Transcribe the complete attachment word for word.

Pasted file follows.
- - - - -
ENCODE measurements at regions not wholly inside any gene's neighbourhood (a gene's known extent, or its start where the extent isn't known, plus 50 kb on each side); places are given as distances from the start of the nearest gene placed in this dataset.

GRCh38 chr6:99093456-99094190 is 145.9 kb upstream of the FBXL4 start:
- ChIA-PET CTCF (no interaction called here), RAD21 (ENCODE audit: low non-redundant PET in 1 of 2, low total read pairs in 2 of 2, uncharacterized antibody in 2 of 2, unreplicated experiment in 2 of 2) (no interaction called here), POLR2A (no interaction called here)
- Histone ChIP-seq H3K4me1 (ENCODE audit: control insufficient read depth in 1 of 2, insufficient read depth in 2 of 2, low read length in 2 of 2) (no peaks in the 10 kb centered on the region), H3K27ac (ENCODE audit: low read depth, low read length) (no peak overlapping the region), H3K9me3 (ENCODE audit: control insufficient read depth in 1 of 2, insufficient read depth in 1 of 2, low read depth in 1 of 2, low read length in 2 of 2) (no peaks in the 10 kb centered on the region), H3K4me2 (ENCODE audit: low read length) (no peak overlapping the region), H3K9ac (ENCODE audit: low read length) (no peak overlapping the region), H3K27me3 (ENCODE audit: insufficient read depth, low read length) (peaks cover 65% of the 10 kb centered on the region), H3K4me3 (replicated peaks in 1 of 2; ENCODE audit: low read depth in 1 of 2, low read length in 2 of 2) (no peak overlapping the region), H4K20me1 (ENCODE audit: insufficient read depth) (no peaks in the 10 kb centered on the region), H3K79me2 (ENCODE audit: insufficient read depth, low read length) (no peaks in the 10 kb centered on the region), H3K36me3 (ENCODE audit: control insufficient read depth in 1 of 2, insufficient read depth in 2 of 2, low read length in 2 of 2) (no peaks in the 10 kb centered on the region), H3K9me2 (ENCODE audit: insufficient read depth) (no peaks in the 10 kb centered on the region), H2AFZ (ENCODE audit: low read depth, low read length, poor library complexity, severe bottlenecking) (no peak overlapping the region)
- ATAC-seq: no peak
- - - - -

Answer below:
ENCODE measurements at regions not wholly inside any gene's neighbourhood (a gene's known extent, or its start where the extent isn't known, plus 50 kb on each side); places are given as distances from the start of the nearest gene placed in this dataset.

GRCh38 chr6:99093456-99094190 is 145.9 kb upstream of the FBXL4 start:
- ChIA-PET CTCF (no interaction called here), RAD21 (ENCODE audit: low non-redundant PET in 1 of 2, low total read pairs in 2 of 2, uncharacterized antibody in 2 of 2, unreplicated experiment in 2 of 2) (no interaction called here), POLR2A (no interaction called here)
- Histone ChIP-seq H3K4me1 (ENCODE audit: control insufficient read depth in 1 of 2, insufficient read depth in 2 of 2, low read length in 2 of 2) (no peaks in the 10 kb centered on the region), H3K27ac (ENCODE audit: low read depth, low read length) (no peak overlapping the region), H3K9me3 (ENCODE audit: control insufficient read depth in 1 of 2, insufficient read depth in 1 of 2, low read depth in 1 of 2, low read length in 2 of 2) (no peaks in the 10 kb centered on the region), H3K4me2 (ENCODE audit: low read length) (no peak overlapping the region), H3K9ac (ENCODE audit: low read length) (no peak overlapping the region), H3K27me3 (ENCODE audit: insufficient read depth, low read length) (peaks cover 65% of the 10 kb centered on the region), H3K4me3 (replicated peaks in 1 of 2; ENCODE audit: low read depth in 1 of 2, low read length in 2 of 2) (no peak overlapping the region), H4K20me1 (ENCODE audit: insufficient read depth) (no peaks in the 10 kb centered on the region), H3K79me2 (ENCODE audit: insufficient read depth, low read length) (no peaks in the 10 kb centered on the region), H3K36me3 (ENCODE audit: control insufficient read depth in 1 of 2, insufficient read depth in 2 of 2, low read length in 2 of 2) (no peaks in the 10 kb centered on the region), H3K9me2 (ENCODE audit: insufficient read depth) (no peaks in the 10 kb centered on the region), H2AFZ (ENCODE audit: low read depth, low read length, poor library complexity, severe bottlenecking) (no peak overlapping the region)
- ATAC-seq: no peak